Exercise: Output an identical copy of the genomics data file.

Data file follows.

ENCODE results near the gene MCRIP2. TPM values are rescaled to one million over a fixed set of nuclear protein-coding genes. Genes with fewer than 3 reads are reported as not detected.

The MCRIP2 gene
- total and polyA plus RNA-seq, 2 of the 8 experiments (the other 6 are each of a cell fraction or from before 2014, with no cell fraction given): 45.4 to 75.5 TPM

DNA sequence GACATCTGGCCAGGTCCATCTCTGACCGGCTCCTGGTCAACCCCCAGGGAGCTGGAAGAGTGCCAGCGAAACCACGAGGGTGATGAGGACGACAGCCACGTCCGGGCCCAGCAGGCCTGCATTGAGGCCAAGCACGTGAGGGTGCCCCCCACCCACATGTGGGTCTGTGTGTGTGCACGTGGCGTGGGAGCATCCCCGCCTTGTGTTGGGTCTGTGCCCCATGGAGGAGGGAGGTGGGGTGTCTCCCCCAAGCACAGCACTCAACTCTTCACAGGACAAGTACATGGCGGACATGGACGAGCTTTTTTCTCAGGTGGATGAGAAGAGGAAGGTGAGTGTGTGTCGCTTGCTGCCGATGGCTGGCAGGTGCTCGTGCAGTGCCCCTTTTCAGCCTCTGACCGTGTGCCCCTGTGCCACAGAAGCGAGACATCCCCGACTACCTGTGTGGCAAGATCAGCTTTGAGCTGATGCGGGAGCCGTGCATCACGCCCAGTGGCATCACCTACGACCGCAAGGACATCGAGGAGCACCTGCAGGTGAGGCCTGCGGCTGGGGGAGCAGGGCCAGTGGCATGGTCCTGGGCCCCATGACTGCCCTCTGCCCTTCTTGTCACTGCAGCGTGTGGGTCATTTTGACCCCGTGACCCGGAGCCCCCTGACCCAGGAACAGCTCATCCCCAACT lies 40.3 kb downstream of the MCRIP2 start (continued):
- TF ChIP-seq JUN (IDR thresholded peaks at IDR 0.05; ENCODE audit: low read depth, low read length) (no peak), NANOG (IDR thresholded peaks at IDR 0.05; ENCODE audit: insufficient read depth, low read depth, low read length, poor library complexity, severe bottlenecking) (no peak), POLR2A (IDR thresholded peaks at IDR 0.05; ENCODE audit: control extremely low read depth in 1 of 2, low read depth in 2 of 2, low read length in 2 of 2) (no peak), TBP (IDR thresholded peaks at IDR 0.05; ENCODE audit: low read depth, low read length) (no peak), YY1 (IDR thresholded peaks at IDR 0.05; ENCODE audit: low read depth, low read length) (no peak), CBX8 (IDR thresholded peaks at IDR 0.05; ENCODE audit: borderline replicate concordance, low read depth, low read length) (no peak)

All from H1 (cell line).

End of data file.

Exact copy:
ENCODE results near the gene MCRIP2. TPM values are rescaled to one million over a fixed set of nuclear protein-coding genes. Genes with fewer than 3 reads are reported as not detected.

The MCRIP2 gene
- total and polyA plus RNA-seq, 2 of the 8 experiments (the other 6 are each of a cell fraction or from before 2014, with no cell fraction given): 45.4 to 75.5 TPM

DNA sequence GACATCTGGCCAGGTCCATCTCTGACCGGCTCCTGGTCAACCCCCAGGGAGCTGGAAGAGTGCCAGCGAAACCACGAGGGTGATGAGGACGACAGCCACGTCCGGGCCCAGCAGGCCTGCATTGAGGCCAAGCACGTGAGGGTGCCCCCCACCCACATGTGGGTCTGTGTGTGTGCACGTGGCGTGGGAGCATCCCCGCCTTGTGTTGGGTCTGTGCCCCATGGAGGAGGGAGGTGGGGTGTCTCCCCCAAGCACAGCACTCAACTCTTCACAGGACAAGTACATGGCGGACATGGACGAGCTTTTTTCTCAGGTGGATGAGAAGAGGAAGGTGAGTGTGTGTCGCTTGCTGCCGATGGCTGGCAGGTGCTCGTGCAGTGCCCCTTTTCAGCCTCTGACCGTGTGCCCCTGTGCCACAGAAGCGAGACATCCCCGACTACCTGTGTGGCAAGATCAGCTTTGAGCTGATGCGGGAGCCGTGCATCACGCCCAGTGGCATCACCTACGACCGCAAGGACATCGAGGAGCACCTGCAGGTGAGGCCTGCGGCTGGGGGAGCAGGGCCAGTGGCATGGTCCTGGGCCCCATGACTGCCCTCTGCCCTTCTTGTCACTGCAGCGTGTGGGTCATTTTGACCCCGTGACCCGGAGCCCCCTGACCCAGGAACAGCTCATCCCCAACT lies 40.3 kb downstream of the MCRIP2 start (continued):
- TF ChIP-seq JUN (IDR thresholded peaks at IDR 0.05; ENCODE audit: low read depth, low read length) (no peak), NANOG (IDR thresholded peaks at IDR 0.05; ENCODE audit: insufficient read depth, low read depth, low read length, poor library complexity, severe bottlenecking) (no peak), POLR2A (IDR thresholded peaks at IDR 0.05; ENCODE audit: control extremely low read depth in 1 of 2, low read depth in 2 of 2, low read length in 2 of 2) (no peak), TBP (IDR thresholded peaks at IDR 0.05; ENCODE audit: low read depth, low read length) (no peak), YY1 (IDR thresholded peaks at IDR 0.05; ENCODE audit: low read depth, low read length) (no peak), CBX8 (IDR thresholded peaks at IDR 0.05; ENCODE audit: borderline replicate concordance, low read depth, low read length) (no peak)

All from H1 (cell line).